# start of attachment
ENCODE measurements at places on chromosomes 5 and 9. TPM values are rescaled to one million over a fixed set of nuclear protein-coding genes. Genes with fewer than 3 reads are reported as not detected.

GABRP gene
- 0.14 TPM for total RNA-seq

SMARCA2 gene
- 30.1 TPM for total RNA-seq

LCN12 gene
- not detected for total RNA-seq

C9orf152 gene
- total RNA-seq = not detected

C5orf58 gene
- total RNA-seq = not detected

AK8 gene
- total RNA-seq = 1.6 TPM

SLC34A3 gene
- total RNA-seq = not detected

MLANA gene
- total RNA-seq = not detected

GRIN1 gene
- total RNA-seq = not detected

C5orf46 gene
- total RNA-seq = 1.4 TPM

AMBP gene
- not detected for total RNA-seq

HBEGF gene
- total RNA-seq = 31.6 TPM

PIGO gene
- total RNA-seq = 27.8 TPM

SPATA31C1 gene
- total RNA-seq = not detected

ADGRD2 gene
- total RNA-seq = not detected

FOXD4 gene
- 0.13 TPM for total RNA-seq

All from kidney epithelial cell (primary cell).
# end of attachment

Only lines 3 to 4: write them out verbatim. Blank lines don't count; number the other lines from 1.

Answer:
- 0.14 TPM for total RNA-seq

SMARCA2 gene